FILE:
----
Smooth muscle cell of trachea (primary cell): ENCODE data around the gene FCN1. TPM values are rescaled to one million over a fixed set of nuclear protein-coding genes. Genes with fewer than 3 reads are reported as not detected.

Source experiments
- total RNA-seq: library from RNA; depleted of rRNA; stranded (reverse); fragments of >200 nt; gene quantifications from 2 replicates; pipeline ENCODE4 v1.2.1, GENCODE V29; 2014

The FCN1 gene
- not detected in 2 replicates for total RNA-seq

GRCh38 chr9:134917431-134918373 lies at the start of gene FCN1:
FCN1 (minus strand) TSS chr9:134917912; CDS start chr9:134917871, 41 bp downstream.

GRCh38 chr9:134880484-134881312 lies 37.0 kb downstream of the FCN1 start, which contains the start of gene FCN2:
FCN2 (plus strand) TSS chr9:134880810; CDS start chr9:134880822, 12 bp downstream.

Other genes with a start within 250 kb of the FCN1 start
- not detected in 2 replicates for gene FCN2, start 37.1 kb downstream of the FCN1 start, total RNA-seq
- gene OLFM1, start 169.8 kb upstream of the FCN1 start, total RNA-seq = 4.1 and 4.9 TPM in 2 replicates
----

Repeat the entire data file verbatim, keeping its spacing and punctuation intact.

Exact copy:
Smooth muscle cell of trachea (primary cell): ENCODE data around the gene FCN1. TPM values are rescaled to one million over a fixed set of nuclear protein-coding genes. Genes with fewer than 3 reads are reported as not detected.

Source experiments
- total RNA-seq: library from RNA; depleted of rRNA; stranded (reverse); fragments of >200 nt; gene quantifications from 2 replicates; pipeline ENCODE4 v1.2.1, GENCODE V29; 2014

The FCN1 gene
- not detected in 2 replicates for total RNA-seq

GRCh38 chr9:134917431-134918373 lies at the start of gene FCN1:
FCN1 (minus strand) TSS chr9:134917912; CDS start chr9:134917871, 41 bp downstream.

GRCh38 chr9:134880484-134881312 lies 37.0 kb downstream of the FCN1 start, which contains the start of gene FCN2:
FCN2 (plus strand) TSS chr9:134880810; CDS start chr9:134880822, 12 bp downstream.

Other genes with a start within 250 kb of the FCN1 start
- not detected in 2 replicates for gene FCN2, start 37.1 kb downstream of the FCN1 start, total RNA-seq
- gene OLFM1, start 169.8 kb upstream of the FCN1 start, total RNA-seq = 4.1 and 4.9 TPM in 2 replicates